We can only do our best and then some more when it comes to our climate problem. That said, we should be careful to avoid repeatedly exposing children to events over which they, as individuals, have only limited ability to make a difference. Over-exposing children to endless media reports on drought, fires, and climate change, is a recipe for making the already-existing anxiety problem amongst children even more prominent.
The reality is that children need our help to regulate and measure their emotional response to our climate problem. Of course, being measured can include taking action, such as attending climate rallies, riding bicycles instead of taking the car and helping our children be more conscious of reducing their electricity use at home.
That said, to dwell on climate change all the time is not a good idea for adults or for children. Where a problem is so big and amorphous and seems to seep into every crevice of our lives, dwelling on it constantly can leave us and our children feeling overwhelmed, frustrated and, sometimes, defeated, sad and depressed.
While limiting our children’s exposure to the media coverage about climate change, we can also help our children to take appropriate action to help them feel less helpless and hopeless. Talk with your children about actions that they can take to reduce their carbon footprint or engage in the activities that lobby for change. These actions need to be age-appropriate, practical and achievable. Ideally, they will engender a sense of achievement and the hope for a positive change.
There have been many times in history when we have faced significant global problems, including world wars, the atomic threat of the 1960s and the cold war and the threat of mutual assured destruction. Somehow, humanity worked a way through these problems. People dealt with hardship, fear and loss but came through these events. It is helpful to keep this in mind.
Here are three tips for reducing anxiety in children about the climate change issue.
Once you’ve seen or heard a frightening world event, don’t keep watching it over and over. Turn the TV off or turn the radio to another station. Try to minimise your children’s exposure to the news of these events. Be especially aware that images seen on television (or video footage on online media platforms) have a particularly powerful effect on children, especially very young children. If you do need news updates, then maybe read about it privately online.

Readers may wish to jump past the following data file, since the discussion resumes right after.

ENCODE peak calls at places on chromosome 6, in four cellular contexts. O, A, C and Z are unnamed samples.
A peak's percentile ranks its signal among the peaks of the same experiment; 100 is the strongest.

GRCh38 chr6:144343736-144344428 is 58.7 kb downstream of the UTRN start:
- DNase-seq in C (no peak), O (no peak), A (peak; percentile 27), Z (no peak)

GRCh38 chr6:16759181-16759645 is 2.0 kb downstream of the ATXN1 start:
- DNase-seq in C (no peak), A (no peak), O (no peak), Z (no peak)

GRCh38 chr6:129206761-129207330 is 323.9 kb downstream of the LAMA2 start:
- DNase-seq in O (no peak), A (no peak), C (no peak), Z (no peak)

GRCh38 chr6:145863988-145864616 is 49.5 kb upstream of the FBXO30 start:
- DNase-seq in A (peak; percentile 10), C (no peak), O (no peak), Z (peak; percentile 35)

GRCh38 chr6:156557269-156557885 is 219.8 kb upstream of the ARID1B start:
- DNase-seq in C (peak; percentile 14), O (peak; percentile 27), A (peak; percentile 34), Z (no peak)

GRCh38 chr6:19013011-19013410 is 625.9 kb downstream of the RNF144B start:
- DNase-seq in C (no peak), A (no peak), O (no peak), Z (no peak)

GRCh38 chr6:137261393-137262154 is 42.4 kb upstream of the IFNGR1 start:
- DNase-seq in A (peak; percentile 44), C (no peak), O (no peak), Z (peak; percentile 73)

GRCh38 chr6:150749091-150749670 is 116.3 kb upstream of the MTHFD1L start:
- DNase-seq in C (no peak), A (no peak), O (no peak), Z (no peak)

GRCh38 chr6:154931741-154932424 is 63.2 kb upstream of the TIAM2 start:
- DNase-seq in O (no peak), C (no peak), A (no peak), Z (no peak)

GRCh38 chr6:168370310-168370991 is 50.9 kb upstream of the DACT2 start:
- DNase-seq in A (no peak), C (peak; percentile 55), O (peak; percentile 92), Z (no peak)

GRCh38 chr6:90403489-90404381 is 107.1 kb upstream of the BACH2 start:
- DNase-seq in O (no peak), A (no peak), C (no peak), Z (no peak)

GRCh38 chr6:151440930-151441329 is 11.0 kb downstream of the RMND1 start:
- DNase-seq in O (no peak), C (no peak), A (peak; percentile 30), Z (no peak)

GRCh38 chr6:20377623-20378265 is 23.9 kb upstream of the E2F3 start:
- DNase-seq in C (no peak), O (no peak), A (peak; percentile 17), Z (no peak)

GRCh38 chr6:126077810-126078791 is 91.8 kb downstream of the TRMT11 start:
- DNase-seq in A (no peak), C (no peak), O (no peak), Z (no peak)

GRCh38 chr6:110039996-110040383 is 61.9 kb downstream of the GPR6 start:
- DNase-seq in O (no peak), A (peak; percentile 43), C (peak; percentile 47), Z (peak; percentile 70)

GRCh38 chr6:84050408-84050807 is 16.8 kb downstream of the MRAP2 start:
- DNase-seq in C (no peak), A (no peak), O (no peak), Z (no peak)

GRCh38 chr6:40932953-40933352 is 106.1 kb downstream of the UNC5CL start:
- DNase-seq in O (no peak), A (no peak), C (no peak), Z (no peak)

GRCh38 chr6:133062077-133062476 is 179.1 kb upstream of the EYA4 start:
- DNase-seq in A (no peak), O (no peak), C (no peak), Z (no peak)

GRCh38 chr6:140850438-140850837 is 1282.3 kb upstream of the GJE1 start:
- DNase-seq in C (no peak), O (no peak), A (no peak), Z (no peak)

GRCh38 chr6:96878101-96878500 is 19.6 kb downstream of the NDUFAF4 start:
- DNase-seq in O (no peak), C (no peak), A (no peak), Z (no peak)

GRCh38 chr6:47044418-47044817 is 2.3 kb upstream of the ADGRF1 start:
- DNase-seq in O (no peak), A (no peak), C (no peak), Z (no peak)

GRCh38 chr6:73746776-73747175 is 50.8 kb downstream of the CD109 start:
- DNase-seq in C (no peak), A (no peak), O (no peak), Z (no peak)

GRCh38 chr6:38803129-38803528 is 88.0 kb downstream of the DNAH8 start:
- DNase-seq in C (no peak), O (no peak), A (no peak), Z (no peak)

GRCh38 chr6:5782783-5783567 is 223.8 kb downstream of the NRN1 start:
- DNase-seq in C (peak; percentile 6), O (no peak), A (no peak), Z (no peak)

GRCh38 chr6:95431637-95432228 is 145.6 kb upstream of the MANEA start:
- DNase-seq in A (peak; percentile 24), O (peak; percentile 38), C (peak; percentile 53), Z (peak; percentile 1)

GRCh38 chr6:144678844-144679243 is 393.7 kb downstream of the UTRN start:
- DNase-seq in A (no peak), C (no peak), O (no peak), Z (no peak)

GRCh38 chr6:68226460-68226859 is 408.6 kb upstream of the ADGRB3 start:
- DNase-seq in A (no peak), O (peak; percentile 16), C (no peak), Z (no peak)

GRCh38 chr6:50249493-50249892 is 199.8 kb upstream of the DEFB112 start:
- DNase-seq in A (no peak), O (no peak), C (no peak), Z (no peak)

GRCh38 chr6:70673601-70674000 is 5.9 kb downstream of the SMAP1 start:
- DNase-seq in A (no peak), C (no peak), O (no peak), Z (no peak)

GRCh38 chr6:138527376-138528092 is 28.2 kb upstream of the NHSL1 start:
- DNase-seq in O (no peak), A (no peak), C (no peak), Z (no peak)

Try and hear their feelings before moving on to another topic. You can listen to them by simply acknowledging what you believe they might be experiencing. Through this acknowledgement, you’re giving them congruent emotional feedback, which is an essential element of helping children grow their emotional intelligence. Remember your acknowledgment of how they are feeling is not your agreement about how they are seeing things. Just tune-in to what they are saying and where you can, make statements about what you observe – ‘So, seeing those people made you feel pretty worried that it could happen here’ or ‘If I saw something like that I think I would be upset too’. Ask them one thing you can do with them to help – then do it.
Help them to set goals that they can achieve: ride their bicycles to school three times a week, attend one community tree planting, write one letter to the prime minister and one to the Minister of the Environment about climate change action, attend three climate rallies this year. Once you have a plan, work on the plan to achieve it.
Remember, it’s about doing what you can but not burdening children with things they cannot possibly achieve.
No Scaredy Cats – reducing anxiety and building resilience-thinking skills (2-12) helps the adults in a child’s life to build-up their skill base for helping children manage emerging anxiety, by providing day-to-day tips and strategies.
Click here. for upcoming family practitioner training courses in 2020.
Michael Hawton is the founder of Parentshop, providing education and resources for parents and industry professionals working with children. He has authored two books on child behaviour management: Talk Less Listen More and Engaging Adolescents. You can find more information, including his books and self-paced online parenting courses at https://www.parentshop.com.au/parent-courses/
Michael Hawton is the founder of Parentshop, providing education and resources for parents and industry professionals working with children.